Three seconds. That is how long it takes for ransomware to start encrypting the files on your PC or network. This split second can cause an immediate impact on your business, which can cause days, months or even up to a year of recovery.
With ransomware attacks in the United States alone costing businesses over $7.5 billion in 2019 and with 62% of businesses reporting having dealt with an attack as of April 2020, it is no wonder the U.S Department of the Treasury is making it illegal for victims to continue pay ransoms to regain access to their data. Not only are they making it illegal, but your organization could face up to $20 million in fines for paying the ransom. This is one way to address the increase of attacks, but will this completely stop these costly issues? Here’s what we know.
Paying Up Adds To The Problem
It used to be that if your business was hit by a ransomware attack, then you would pay thousands to millions of dollars to the hacker to gain back access to your data. This cost, and still costs, companies investment dollars that could have gone elsewhere in their business.
This is the biggest reason why ransomware attacks have gotten so frequent. Who wouldn’t want a payday every day? With financial losses from cybercrimes skyrocketing in recent years, the U.S. The Department of the Treasury has imposed economic sanctions on multiple cybercriminals and groups, including freezing all property and financial interests.
But who are these so-called criminals? Many of them are based in Russia or elsewhere in Eastern Europe. Some of these sanctions have been involved with ransomware and malware attacks tied to North Korean Lazarus Group; Evgeniy Bogachev, the developer of Cryptolocker and the Evil Corp, which extracted more than $100 million from victims’ businesses. The recent ransomware attacks “WannaCry” and “NotPetya” were traced to foreign governments with political motivations. When companies pay criminals after being hit by ransomware, they’re only helping bankroll further attacks.
Involvement of Law Enforcement
Insurance providers are another reason why companies pay ransomware attackers. According to KrebsonSecurity, “These providers help facilitate the payments because the amount demanded ends up being less than what the insurer could potentially have to pay to cover the cost of the affected business being sidelined for days or weeks at a time.”
Identifying the perpetrators of ransomware attacks is no easy job. For one, many hackers operate in countries that don’t extradite people to the U.S. Next, many of these hackers use software such as proxy servers to hide their identity. Finally, organizations do not like talking about the details of their breach, but it’s extremely helpful for these businesses to share what they have learned about what happened since cybercriminals tend to follow similar blueprints.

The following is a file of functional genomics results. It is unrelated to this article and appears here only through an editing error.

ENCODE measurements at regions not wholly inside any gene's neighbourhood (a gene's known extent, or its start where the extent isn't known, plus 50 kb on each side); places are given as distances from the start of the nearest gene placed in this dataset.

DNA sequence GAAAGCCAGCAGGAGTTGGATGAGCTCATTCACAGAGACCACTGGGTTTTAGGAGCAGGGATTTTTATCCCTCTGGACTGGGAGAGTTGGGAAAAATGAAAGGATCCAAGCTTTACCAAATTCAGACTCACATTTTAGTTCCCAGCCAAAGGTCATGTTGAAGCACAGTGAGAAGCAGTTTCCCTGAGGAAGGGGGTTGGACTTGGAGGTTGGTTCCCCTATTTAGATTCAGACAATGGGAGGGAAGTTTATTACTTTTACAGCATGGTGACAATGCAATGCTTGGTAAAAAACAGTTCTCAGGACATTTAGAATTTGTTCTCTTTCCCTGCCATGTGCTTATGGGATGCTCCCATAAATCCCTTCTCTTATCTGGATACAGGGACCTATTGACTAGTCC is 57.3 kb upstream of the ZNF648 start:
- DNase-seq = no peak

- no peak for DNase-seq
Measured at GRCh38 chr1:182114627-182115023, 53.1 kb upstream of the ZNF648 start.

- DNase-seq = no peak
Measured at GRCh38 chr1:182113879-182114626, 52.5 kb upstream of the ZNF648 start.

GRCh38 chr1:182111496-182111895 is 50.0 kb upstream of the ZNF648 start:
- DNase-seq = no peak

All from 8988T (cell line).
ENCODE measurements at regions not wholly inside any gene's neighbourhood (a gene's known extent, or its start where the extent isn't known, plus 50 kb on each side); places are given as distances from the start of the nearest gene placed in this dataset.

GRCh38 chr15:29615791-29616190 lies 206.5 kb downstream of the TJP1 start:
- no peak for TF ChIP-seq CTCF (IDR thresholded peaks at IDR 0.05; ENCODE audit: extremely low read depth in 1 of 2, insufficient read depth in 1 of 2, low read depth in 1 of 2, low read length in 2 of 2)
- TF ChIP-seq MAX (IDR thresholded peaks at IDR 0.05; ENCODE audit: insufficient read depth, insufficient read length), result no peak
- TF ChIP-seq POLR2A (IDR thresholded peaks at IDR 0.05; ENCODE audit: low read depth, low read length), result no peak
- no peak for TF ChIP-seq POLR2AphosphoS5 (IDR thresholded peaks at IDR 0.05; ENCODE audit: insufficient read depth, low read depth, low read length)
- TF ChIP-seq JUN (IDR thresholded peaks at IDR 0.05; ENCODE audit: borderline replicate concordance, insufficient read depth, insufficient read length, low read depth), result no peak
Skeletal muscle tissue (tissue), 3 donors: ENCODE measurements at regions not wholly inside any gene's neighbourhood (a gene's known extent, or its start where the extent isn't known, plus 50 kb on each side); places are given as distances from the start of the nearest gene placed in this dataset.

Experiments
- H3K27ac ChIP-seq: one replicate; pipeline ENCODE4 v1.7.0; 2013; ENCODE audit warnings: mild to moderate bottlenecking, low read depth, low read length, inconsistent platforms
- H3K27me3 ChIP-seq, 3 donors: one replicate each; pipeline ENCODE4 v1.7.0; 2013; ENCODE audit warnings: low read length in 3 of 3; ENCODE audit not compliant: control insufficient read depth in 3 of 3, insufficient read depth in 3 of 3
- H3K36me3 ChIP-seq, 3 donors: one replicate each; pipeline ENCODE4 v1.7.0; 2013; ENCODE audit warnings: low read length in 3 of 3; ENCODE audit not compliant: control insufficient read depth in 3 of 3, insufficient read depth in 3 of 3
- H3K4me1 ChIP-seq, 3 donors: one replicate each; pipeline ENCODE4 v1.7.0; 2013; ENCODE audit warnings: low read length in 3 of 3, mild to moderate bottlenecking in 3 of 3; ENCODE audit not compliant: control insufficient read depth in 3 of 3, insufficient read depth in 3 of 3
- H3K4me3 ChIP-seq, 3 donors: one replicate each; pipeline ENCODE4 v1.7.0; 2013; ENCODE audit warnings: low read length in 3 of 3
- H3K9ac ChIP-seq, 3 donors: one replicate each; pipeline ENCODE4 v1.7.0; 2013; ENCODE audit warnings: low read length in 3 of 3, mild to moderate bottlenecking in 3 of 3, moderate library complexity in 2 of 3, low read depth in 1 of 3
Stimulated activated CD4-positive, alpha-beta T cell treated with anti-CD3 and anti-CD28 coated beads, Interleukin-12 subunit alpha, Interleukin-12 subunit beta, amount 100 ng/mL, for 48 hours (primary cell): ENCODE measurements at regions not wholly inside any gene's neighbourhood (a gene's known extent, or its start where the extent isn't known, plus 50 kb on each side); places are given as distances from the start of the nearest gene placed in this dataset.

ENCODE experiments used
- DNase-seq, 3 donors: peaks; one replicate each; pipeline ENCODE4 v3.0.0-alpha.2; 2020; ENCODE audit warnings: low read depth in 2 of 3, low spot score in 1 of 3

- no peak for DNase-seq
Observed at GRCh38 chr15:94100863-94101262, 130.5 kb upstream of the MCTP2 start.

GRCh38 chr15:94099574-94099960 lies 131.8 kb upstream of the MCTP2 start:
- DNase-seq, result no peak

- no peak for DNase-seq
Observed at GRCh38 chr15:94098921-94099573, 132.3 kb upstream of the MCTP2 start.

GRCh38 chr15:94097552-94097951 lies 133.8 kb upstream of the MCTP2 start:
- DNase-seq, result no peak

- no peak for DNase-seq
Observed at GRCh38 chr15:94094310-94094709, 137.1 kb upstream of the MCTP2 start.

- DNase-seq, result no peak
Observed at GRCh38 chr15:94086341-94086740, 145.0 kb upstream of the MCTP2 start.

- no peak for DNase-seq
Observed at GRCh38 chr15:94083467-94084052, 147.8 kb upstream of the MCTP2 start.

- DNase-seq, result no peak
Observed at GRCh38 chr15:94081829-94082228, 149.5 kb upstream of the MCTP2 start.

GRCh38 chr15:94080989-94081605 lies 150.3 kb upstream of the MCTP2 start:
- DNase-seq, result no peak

But the Treasury’s Office of Forgin Assets Control (OFAC) is now putting its foot down. The office recently stated that government agencies could impose fines up to $20 million on organizations that end up paying a ransom to get their data back. This fine does not just apply to the actual victims but also consultants and insurers.
This warning is nothing new. According to Fabian Wosar, chief technology officer at computer security firm Emsisoft, “Companies that help ransomware victims negotiate lower payments and facilitate the financial exchange are already aware of the legal risks from OFAC violations and will generally refuse clients who get hit by certain ransomware strains.” So do you still pay and take the fine or do you take the risk of losing all of your data?
To Pay or Not To Pay
When hit by a ransomware attack, to pay or to refuse is probably the biggest question. You have to weigh the benefits and risks of paying while also considering how fast you need to get your network back up and running. For example, If a hospital is hit by a ransomware attack, getting its computer systems working again would be a life or death situation. A corporate business would have more time to get its network working again.
But even if you pay up, you are still at risk. Although hackers usually release all your data back after they receive the payment, you still might not get your data back due to these reasons:
- The decryption system may fail
- Hackers might demand extra money
- They could target you again
- Your computer could remain infected even after payments
Hackers know how to play the game, including typically targeting the same people or businesses multiple times. If you pay the ransom, then they could hack your data again and demand more money. No matter if your company makes the ransom payments, these transactions encourage attackers to continue their activity, increasing cyber hacks.
MDL Technology Is Here To Help
With more and more breaches each day, ransomware attacks are only going to get more sophisticated. With the recent news regarding the OFAC making it illegal to pay ransom, having your C-levels take a close look at this advisory is a must in order to ensure the right policies are in place. Nearly three-fourths of organizations targeted by ransomware attacks do not have security in place. Establishing and maintaining offline backups, employing multifactor authentication and implementing a strategy to prevent unauthorized data theft are just three ways your company can take to help mitigate risks and minimize security damage.
Your company’s security is our top priority. We offer services such as 24/7 support, network monitoring, offsite data backups, auditing and compliance and more to help ensure that you don’t need to stress about your team’s private information becoming public.
Learn more about the services we offer by visiting our website.